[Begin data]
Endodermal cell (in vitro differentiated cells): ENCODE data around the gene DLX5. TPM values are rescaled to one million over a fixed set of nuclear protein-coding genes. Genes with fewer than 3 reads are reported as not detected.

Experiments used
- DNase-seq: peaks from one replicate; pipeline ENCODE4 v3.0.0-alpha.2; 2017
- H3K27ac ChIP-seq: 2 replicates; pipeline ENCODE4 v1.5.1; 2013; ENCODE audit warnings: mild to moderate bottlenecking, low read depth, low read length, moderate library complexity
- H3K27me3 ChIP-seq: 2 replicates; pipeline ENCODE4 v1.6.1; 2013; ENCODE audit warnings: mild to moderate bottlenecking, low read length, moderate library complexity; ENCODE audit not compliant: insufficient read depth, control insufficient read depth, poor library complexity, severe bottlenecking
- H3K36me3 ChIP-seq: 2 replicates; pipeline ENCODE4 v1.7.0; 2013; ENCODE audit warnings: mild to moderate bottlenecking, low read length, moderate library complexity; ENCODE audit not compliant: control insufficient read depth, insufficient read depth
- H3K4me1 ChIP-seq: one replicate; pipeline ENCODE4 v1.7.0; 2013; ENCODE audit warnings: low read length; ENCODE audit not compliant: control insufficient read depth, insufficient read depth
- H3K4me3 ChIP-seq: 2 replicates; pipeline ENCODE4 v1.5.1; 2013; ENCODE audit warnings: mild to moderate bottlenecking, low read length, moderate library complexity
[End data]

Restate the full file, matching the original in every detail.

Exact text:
Endodermal cell (in vitro differentiated cells): ENCODE data around the gene DLX5. TPM values are rescaled to one million over a fixed set of nuclear protein-coding genes. Genes with fewer than 3 reads are reported as not detected.

Experiments used
- DNase-seq: peaks from one replicate; pipeline ENCODE4 v3.0.0-alpha.2; 2017
- H3K27ac ChIP-seq: 2 replicates; pipeline ENCODE4 v1.5.1; 2013; ENCODE audit warnings: mild to moderate bottlenecking, low read depth, low read length, moderate library complexity
- H3K27me3 ChIP-seq: 2 replicates; pipeline ENCODE4 v1.6.1; 2013; ENCODE audit warnings: mild to moderate bottlenecking, low read length, moderate library complexity; ENCODE audit not compliant: insufficient read depth, control insufficient read depth, poor library complexity, severe bottlenecking
- H3K36me3 ChIP-seq: 2 replicates; pipeline ENCODE4 v1.7.0; 2013; ENCODE audit warnings: mild to moderate bottlenecking, low read length, moderate library complexity; ENCODE audit not compliant: control insufficient read depth, insufficient read depth
- H3K4me1 ChIP-seq: one replicate; pipeline ENCODE4 v1.7.0; 2013; ENCODE audit warnings: low read length; ENCODE audit not compliant: control insufficient read depth, insufficient read depth
- H3K4me3 ChIP-seq: 2 replicates; pipeline ENCODE4 v1.5.1; 2013; ENCODE audit warnings: mild to moderate bottlenecking, low read length, moderate library complexity